Last year, it appeared that James Charles had made a full comeback from his “Dramageddon 2.0” feud with Tati Westbrook in 2019. As the most-followed beauty influencer on YouTube, he had massive audience growth, brand deals and a YouTube reality show in 2020. That has changed dramatically over the course of the past two months.
Following news that 21-year-old Charles had been sexting with teenagers allegedly aged 16 and 17, he has been demonetized by YouTube, lost his collaboration deal with Morphe, will not be appearing on the next season of “Instant Influencer” and was absent from YouTube’s recent major beauty festival. He was also reportedly cut from Bella Poarch’s recent music video release. The swift fall is an example of the risks brands face when working with controversial mega-influencers.
Charles’ YouTube subscriber count is currently at 25.3 million, a 200,000 follower drop since April when he had 25.5 million. His TikTok follower count is still growing, but the momentum has slowed. According to TikTok analytics firm Inspary, he gained 2.5 million followers in January, but only added 500,000 new followers in April and 200,000 so far this month.
Prior to the scandal, Charles had been one of the most successful beauty influencers on social media. Based on data from beauty shopping platform Cosmetify, Charles earned an estimated average of $25,520 per YouTube video in 2020, making him the highest-earning beauty influencer on the platform per post. He also saw healthy monthly growth: data from software company Reincubate found that he earned 900,000 new YouTube subscribers and 152 million video views in November. It estimated that he made $2.5 million off YouTube in 2020. Charles was also a top beauty influencer on TikTok, earning an estimated $35,502 per post.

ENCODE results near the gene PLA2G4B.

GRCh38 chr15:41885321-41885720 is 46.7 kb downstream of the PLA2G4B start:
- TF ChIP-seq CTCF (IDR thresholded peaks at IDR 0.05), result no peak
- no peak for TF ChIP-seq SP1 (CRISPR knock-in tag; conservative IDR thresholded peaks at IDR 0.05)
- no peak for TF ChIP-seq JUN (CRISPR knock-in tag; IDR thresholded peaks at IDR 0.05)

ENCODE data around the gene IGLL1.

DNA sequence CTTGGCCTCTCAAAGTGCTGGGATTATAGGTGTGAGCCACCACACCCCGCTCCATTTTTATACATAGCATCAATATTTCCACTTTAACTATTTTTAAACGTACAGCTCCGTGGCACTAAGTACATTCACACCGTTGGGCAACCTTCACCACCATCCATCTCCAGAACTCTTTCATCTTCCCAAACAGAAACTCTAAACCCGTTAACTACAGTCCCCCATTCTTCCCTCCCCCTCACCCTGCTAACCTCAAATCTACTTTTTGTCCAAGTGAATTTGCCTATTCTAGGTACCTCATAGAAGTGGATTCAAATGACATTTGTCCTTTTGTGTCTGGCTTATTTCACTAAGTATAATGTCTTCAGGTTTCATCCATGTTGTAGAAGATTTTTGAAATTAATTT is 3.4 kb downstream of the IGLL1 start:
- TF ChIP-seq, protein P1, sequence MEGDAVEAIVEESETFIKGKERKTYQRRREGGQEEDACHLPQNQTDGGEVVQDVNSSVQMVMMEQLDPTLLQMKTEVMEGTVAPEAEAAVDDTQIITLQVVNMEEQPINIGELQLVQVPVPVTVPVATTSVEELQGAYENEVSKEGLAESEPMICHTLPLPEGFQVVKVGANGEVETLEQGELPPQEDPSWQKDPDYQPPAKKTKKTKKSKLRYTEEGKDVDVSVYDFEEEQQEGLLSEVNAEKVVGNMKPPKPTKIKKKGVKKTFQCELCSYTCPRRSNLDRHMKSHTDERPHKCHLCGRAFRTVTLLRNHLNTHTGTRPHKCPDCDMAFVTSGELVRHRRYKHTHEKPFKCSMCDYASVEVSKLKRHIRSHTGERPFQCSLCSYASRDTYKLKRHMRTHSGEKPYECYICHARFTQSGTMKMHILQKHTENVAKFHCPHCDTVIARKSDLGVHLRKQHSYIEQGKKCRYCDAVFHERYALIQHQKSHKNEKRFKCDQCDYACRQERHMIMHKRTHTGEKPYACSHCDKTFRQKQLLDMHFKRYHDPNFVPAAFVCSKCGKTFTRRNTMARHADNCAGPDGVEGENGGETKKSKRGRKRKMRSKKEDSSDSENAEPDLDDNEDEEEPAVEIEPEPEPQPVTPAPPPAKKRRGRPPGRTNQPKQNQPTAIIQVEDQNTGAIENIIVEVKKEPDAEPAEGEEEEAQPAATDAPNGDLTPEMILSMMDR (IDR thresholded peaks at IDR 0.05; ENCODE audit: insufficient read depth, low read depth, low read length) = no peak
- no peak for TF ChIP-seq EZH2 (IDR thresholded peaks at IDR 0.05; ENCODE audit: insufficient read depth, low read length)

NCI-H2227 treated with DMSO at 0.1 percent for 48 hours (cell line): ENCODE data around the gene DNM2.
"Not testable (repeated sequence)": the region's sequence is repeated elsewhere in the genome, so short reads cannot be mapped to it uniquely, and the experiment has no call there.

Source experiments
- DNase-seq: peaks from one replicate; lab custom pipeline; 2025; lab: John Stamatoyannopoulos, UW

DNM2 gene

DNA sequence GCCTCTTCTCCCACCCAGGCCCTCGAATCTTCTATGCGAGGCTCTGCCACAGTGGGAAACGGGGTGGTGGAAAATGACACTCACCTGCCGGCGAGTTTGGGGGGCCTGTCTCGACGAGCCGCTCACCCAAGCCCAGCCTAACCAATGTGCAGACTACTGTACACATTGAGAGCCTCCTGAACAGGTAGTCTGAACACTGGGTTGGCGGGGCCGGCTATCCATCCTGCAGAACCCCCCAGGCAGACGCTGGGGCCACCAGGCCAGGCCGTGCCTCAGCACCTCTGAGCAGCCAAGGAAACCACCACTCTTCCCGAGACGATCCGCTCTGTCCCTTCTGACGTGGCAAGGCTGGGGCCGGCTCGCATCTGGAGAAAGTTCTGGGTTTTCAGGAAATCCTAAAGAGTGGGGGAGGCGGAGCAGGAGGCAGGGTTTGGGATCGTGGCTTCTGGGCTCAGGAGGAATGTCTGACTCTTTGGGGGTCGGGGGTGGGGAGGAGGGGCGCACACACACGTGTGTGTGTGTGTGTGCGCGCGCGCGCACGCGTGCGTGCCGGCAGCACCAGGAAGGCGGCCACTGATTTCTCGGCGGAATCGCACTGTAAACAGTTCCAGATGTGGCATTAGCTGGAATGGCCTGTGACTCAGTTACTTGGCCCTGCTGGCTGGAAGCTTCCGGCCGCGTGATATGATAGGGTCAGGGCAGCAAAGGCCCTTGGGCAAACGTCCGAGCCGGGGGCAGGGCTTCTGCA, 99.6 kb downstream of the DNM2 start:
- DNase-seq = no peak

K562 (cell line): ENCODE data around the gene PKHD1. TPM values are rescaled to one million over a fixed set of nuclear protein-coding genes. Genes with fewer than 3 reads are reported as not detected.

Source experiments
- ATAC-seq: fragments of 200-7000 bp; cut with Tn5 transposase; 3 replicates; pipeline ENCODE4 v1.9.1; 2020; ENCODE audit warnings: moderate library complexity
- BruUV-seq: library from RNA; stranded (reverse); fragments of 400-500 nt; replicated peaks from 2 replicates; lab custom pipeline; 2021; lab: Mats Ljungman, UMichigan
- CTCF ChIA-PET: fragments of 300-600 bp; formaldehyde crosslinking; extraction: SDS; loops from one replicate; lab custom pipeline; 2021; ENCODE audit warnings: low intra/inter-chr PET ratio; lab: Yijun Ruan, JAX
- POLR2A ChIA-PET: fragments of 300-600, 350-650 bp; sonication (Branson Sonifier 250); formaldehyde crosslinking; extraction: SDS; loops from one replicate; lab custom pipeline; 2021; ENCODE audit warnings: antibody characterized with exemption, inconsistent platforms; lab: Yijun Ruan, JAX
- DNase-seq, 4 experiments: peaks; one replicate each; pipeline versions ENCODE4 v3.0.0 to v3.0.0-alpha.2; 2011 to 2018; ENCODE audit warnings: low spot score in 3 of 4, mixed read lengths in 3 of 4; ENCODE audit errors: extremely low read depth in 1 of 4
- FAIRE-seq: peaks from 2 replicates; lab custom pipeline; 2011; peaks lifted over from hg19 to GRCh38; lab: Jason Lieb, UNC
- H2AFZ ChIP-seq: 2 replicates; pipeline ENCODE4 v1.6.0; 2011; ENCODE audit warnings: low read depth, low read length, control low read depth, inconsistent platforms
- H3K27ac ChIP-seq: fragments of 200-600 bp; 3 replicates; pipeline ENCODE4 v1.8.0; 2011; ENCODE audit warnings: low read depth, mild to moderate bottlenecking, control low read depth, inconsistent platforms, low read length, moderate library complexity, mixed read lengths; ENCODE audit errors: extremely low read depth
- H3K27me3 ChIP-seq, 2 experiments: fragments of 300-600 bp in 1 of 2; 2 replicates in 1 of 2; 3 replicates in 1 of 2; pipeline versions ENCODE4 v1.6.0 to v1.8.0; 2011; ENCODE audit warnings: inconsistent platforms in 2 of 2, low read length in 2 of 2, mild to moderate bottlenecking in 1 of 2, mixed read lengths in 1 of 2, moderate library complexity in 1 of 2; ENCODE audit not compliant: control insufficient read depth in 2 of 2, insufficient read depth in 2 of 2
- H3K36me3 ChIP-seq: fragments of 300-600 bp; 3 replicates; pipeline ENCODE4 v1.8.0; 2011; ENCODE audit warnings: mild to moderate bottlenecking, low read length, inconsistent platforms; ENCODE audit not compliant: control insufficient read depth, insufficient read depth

Charles’ fall from grace also impacts the beauty brands within his orbit.
“In terms of the dropping of an influencer, you’re talking millions of dollars, basically,” said Mary Keane-Dawson, the CEO of influencer agency Takumi.
“Unfortunately, working with celebrities as brand endorsers across all verticals, not just beauty, brings the risk of public revelations of immoral or criminal behavior,” said Stacey DeBroff, the CEO of influencer platform Influence Central.
According to Tribe Dynamics data, prior to his demonetization in April 2021, Charles had driven massive earned media value (EMV) for the brands he worked with. Based on the firm’s analysis, he generated $4.4 million of the net $151.1 million EMV earned by Morphe in the first quarter of 2021, as well as $4.3 million in EMV of the $25.2 million earned by Lilly Lashes. After Morphe cut ties with him, the number of influencers posting about his Morphe palette declined to 154 in April, down from 268 in March.
The firm also found that due to the severed relationship with Morphe, this scandal is hitting much harder than the original “Dramageddon 2.0.” While CoverGirl dropped him as the first male face of the brand in 2019 as a result of his first scandal, he made a swift comeback when it came to generating buzz. When that 2019 scandal hit, his monthly EMV generated for Morphe went from $1.8 million in April 2019 to $460,200 in May of that year, but bounced back to reach $1.4 millon in June 2019.
This is the latest influencer scandal to prove costly for a brand, following the multiple beauty YouTube meltdowns over the years, including the Jeffree Star scandal of 2020 that caused Morphe to make a similar move and cut ties.
“I think once James was dropped by CoverGirl, that would have rung massive alarm bells in my mind,” said Keane-Dawson. “It was just forgotten about. It was just swept underneath the carpet.”
For brands approaching an influencer marketing strategy amidst the risk of scandals, vetting is key.
“Brands have a mandate to do in-depth vetting and due diligence to understand the background and personality of an influencer they plan to engage in social media campaigns,” said DeBroff.
But “inevitably, we are dealing with humans and things go wrong. They’re unpredictable, so there’s no 100% guarantee” that a brand can avoid an influencer scandal even with proper vetting, added Keane-Dawson. Her recommendation is that in addition to vetting, brands need to diversify their influencer portfolio.
“Brands need to mix it up with regard to having fully integrated multi-platform, multi-format campaigns that just do not rely too heavily on a handful of influencers,” she said. “Unfortunately, the beauty and wellness industry has been particularly dependent on these mega influencers.”